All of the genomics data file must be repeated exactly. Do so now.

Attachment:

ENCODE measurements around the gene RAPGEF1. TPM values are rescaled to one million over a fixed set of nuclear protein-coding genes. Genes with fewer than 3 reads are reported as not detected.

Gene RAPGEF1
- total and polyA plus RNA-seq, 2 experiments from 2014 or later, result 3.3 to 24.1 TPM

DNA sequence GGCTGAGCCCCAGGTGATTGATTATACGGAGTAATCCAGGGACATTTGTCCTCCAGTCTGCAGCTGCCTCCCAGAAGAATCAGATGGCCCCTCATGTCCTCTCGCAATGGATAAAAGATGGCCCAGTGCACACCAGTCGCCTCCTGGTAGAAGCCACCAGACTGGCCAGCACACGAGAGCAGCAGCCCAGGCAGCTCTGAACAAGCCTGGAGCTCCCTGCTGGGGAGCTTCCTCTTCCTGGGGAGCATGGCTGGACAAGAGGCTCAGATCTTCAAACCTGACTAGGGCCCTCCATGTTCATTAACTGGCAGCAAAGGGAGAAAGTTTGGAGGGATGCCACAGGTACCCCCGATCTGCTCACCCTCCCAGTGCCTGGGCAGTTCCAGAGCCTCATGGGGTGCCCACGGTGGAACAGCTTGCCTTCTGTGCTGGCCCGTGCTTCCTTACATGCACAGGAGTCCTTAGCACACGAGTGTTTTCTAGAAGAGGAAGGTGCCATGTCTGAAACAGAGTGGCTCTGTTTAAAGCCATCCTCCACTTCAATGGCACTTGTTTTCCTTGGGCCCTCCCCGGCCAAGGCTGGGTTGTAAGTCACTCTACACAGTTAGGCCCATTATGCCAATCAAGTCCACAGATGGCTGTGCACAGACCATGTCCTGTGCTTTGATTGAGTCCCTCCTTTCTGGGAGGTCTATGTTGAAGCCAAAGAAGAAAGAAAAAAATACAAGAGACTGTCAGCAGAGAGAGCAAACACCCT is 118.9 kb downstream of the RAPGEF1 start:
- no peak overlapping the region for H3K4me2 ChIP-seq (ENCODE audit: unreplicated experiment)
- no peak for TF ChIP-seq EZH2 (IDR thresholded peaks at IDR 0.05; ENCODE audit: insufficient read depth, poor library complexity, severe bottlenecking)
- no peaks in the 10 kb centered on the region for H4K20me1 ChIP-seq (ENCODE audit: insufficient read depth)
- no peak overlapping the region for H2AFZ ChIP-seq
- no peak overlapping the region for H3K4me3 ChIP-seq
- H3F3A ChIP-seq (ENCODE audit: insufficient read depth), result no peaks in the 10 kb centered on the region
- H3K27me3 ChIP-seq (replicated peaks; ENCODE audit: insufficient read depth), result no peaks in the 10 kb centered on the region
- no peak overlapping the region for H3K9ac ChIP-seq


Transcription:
ENCODE measurements around the gene RAPGEF1. TPM values are rescaled to one million over a fixed set of nuclear protein-coding genes. Genes with fewer than 3 reads are reported as not detected.

Gene RAPGEF1
- total and polyA plus RNA-seq, 2 experiments from 2014 or later, result 3.3 to 24.1 TPM

DNA sequence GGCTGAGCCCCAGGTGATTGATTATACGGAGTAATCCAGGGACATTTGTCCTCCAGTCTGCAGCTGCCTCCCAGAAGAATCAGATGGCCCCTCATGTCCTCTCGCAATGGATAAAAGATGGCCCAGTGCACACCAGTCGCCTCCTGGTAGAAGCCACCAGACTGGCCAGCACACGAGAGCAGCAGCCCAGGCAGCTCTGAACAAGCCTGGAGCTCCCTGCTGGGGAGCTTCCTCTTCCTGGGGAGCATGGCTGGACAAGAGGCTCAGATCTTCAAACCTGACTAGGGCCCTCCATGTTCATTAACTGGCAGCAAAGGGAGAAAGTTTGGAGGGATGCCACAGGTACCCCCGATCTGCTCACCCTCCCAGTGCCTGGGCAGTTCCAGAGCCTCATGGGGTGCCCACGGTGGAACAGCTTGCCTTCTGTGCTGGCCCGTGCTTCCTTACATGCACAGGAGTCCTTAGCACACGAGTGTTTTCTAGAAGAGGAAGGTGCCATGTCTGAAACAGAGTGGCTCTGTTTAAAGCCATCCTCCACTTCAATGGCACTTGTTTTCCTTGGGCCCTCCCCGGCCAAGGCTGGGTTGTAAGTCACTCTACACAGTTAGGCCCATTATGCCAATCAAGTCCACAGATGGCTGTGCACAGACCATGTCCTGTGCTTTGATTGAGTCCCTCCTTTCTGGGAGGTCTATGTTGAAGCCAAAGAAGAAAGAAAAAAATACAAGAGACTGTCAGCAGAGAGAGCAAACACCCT is 118.9 kb downstream of the RAPGEF1 start:
- no peak overlapping the region for H3K4me2 ChIP-seq (ENCODE audit: unreplicated experiment)
- no peak for TF ChIP-seq EZH2 (IDR thresholded peaks at IDR 0.05; ENCODE audit: insufficient read depth, poor library complexity, severe bottlenecking)
- no peaks in the 10 kb centered on the region for H4K20me1 ChIP-seq (ENCODE audit: insufficient read depth)
- no peak overlapping the region for H2AFZ ChIP-seq
- no peak overlapping the region for H3K4me3 ChIP-seq
- H3F3A ChIP-seq (ENCODE audit: insufficient read depth), result no peaks in the 10 kb centered on the region
- H3K27me3 ChIP-seq (replicated peaks; ENCODE audit: insufficient read depth), result no peaks in the 10 kb centered on the region
- no peak overlapping the region for H3K9ac ChIP-seq